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Bonfire of the elites: how insurgent movements across Europe are on the rise

The characters change but, essentially, the plot remains the same. The old order is being thrown out. Populists of a leftist, rightist and nationalist bent are thriving.

On Friday 21 November, the Conservatives and Labour woke up with quite a hangover as the UK Independence Party (Ukip) toasted another by-election victory, this time in Rochester and Strood. Yet the problems faced by David Cameron and Ed Miliband go far deeper than the present failings and struggles of their two parties.

It cannot be that all mainstream parties in western Europe are led by incompetent politicians. However, all the countries – even Angela Merkel’s Germany, where the anti-euro party the Alternative for Germany is rising – face similar problems.

The characters change but, essentially, the plot remains the same. The old order is being thrown out. Populists of a leftist, rightist and nationalist bent are thriving. It is a process that goes far beyond a few personalities. It is about the rejection, by swaths of the electorate, of a way of ­doing politics. More and more people feel ignored and increasingly powerless – and contemptuous of elites.

In his seminal book Ruling the Void, published posthumously in 2013, the political scientist Peter Mair proclaimed: “The age of party democracy has passed . . .” Before his death in 2011, he foresaw “an emptying of the space in which citizens and their representatives interact”. Mair observed politicians and the electorate becoming increasingly indifferent to one another, with citizens “withdrawing and disengaging from the arena of conventional politics”. Since then, the old political order has floundered not only in the European elections but in national ones, too. Mair’s analysis seems ever more compelling.

The rise of insurgent parties and groups is the result of something far more profound than the eurozone crisis, austerity and the tendency to scapegoat “outsiders” during economic turbulence. As Mair recognised, discontent with mainstream parties has been brewing for decades. The trends that have led us to despair of the health of Westminster politics – the fall in electoral turnout and party membership and the rise in electoral volatility – are detectable in all of Europe’s leading democracies. Nearly 80 per cent of the elections with the lowest turnouts in western Europe between 1950 and 2009 occurred after 1990. Sixty per cent of the most volatile elections – those in which the most votes changed from one election to the next – were also in this period.

Politics has become more unpredictable. The idea of loyally supporting a political party, as one might a football club, is becoming archaic. Tribal and class loyalties no longer determine voting decisions. Trade union membership and church attendance have hugely declined and, a generation after the end of the cold war, few regard their choice of political party as an important part of their individual and collective identities.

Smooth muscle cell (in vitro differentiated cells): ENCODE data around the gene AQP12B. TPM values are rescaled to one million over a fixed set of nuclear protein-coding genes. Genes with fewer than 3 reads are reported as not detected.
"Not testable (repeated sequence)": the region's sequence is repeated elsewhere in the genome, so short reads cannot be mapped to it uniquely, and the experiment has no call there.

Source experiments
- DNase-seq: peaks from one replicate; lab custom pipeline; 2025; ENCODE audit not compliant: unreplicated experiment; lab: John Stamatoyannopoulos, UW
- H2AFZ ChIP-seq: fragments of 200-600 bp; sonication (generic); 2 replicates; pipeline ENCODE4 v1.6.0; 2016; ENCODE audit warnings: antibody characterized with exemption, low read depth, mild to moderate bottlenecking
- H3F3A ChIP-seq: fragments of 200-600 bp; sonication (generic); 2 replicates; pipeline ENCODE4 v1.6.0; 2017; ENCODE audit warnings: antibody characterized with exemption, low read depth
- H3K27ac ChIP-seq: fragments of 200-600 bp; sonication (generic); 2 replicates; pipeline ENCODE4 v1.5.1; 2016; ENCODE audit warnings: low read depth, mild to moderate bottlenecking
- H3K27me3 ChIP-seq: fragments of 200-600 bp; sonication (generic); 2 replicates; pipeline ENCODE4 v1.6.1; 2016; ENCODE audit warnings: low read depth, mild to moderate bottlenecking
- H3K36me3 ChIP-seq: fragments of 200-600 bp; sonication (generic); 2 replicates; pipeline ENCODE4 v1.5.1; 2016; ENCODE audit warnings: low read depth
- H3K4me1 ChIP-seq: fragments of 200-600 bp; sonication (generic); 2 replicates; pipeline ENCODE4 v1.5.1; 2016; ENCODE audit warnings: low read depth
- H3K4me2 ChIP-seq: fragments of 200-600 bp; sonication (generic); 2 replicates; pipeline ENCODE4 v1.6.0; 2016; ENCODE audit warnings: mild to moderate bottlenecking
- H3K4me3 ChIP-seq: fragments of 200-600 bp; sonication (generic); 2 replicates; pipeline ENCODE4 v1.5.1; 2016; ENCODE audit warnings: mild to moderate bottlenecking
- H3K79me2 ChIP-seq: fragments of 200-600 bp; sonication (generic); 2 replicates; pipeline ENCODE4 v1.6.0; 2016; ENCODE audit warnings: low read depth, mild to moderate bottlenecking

Across Europe, mainstream parties are discovering that their core support is weaker than they imagined. In Germany, the two main parties received 87 per cent of the vote in 1983. By last year, that had fallen to 67 per cent, despite an upswing for the Christian Democratic Union under Merkel’s leadership. In Ireland, Fine Gael and Fianna Fáil received just 56 per cent of the vote in the last national election, in 2011, compared to 85 per cent in 1982. And, in Austria, the two leading parties got 93 per cent in 1979, but only 51 per cent last year.

Though much is made of the collapse in Conservative and Labour Party membership – the Tories had more than 2.5 million and Labour a million in the 1950s; both have under 200,000 today – this is merely an extreme example of what is happening throughout Europe. As Mair observed, between 1980 and 2009 party membership fell by at least 27 per cent in 13 western European democracies, and by 66 per cent in the UK. Today, the average party membership rate in Europe is 4.7 per cent, compared with almost 15 per cent in the 20 years after the Second World War.

As the membership of established parties has declined, a lack of activists on the ground has restricted their ability to campaign effectively, creating an environment that is more hospitable to new parties. It has also had a deleterious effect on the character of political parties. The combination of fewer card-carrying members and more career opportunities in politics means that “the proportion of believers is likely to shrink while the proportion of careerists is likely to grow”, as the political scientist Ingrid van Biezen has written.

After the financial crash of 2008, many believed, including Ed Miliband, that an economic crisis caused by the collapse of the banking system would reinvigorate the left. This judgement informed Miliband’s decision to run for the Labour leadership and his approach in the role. But while anger at in­equality is a potent force, it has not translated into gains for the mainstream left at a time of austerity. The crisis of the European left can be traced not just to austerity, but also to the lack of options it is seen as offering. The mainstream left has embraced open borders and mass immigration as well as the increased power of the European Union, in the face of opposition from the public.

Mainstream parties have accepted that their power is limited by larger forces in the modern world. When Tony Blair said that politics was no longer about using the “directive hand” of government, he was accepting limits on what he could achieve. As the parties of centre left and centre right have accepted these constraints, so the difference between them has come to seem insignificant: a study found that the ideological difference between Tory and Labour election manifestos since 1997 has been only a third as large as between 1974 and 1992.

Feelings of alienation have fuelled discontent with politics. The political scientist Michael Laver has argued that “vote-­seeking parties may make voters miserable”, by making them feel that the leading parties do not represent their views on issues such as immigration and the economy. This process is exacerbated by the “professionalisation” of the political class. Candidates’ backgrounds have become increasingly similar. In the case of the UK, parties have imported techniques from the United States to target swing voters rather than their core support.

In the absence of significant ideological differences between the leading mainstream parties, elections have become more about the personalities of individual leaders. This has been a boon to challenger parties throughout Europe. And it has reduced the barriers to entry for any new party.